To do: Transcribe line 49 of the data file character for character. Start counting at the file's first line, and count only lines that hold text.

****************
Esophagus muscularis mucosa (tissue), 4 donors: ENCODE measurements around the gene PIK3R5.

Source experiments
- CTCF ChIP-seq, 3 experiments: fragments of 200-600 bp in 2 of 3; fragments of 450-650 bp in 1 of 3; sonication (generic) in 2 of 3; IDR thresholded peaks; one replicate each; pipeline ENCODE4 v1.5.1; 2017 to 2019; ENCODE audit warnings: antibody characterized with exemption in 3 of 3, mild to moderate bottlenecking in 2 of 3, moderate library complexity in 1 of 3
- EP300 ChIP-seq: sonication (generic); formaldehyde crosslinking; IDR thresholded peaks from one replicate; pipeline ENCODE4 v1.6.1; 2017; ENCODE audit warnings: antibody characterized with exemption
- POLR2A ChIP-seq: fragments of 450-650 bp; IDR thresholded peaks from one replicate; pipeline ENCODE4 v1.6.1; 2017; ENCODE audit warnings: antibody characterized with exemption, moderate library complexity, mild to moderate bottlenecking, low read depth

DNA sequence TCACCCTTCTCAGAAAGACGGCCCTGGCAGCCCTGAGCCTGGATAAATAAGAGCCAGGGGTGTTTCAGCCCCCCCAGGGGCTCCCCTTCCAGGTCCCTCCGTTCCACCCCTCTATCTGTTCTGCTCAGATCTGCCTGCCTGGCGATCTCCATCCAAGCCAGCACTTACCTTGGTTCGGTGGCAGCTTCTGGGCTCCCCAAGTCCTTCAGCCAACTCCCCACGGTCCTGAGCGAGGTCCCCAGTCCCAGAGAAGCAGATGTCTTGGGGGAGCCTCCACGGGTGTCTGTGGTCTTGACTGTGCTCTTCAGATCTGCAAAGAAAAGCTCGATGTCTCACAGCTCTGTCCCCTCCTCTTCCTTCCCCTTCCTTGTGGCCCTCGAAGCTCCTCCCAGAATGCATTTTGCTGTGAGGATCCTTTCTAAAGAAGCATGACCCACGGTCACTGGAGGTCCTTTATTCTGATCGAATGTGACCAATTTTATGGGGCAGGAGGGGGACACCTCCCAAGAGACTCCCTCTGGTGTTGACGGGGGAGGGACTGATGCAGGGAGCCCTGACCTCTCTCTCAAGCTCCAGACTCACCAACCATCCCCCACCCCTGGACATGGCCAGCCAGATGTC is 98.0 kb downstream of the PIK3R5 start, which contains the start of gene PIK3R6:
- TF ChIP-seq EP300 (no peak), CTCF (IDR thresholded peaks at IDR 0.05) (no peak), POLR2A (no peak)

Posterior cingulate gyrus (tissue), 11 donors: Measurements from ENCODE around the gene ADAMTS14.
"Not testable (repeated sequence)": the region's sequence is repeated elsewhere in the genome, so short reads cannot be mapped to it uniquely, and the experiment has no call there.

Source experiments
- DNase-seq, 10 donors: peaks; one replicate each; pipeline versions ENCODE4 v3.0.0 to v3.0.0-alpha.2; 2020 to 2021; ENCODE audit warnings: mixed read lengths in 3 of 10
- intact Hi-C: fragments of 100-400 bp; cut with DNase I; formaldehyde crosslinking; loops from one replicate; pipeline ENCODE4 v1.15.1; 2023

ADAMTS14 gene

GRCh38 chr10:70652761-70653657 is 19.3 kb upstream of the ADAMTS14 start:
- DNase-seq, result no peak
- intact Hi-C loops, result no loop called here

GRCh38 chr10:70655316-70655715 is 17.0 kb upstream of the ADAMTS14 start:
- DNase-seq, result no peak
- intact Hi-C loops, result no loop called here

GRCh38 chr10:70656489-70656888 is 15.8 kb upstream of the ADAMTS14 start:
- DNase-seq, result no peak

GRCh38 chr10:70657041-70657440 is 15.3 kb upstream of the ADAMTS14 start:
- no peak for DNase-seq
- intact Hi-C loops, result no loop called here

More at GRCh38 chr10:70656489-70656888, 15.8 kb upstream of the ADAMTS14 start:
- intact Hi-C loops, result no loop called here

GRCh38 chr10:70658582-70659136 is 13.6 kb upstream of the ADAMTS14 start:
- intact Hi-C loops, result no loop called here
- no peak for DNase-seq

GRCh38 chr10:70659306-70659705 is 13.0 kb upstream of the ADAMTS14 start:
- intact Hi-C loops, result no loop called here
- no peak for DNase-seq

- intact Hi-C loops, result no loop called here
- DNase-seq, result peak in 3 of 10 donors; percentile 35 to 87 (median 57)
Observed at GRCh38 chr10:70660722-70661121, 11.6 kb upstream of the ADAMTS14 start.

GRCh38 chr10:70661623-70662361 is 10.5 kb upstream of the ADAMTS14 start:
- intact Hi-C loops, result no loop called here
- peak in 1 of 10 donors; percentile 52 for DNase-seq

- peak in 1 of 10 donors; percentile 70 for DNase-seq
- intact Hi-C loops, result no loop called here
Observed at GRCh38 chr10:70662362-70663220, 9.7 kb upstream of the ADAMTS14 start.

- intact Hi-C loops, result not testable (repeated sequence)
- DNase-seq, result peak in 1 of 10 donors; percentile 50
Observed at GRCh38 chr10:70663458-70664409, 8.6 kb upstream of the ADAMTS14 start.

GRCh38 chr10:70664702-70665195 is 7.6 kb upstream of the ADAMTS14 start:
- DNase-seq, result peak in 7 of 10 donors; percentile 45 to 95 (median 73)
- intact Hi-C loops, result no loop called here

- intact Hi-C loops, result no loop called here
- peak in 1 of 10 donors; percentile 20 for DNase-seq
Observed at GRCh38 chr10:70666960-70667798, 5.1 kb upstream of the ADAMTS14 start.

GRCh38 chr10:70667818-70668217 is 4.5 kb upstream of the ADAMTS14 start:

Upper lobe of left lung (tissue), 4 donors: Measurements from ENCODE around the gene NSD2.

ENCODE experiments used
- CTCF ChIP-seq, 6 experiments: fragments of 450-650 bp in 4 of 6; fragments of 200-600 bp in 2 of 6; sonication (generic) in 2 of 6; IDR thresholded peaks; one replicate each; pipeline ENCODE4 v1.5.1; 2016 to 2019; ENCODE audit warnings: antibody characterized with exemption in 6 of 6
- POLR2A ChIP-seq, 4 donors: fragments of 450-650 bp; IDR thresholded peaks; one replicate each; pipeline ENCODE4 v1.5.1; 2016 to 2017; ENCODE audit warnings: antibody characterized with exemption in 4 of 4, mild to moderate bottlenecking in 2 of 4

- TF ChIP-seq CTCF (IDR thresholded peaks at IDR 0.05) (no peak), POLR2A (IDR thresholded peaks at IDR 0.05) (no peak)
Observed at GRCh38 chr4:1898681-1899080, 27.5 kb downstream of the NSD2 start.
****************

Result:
- peak in 1 of 10 donors; percentile 20 for DNase-seq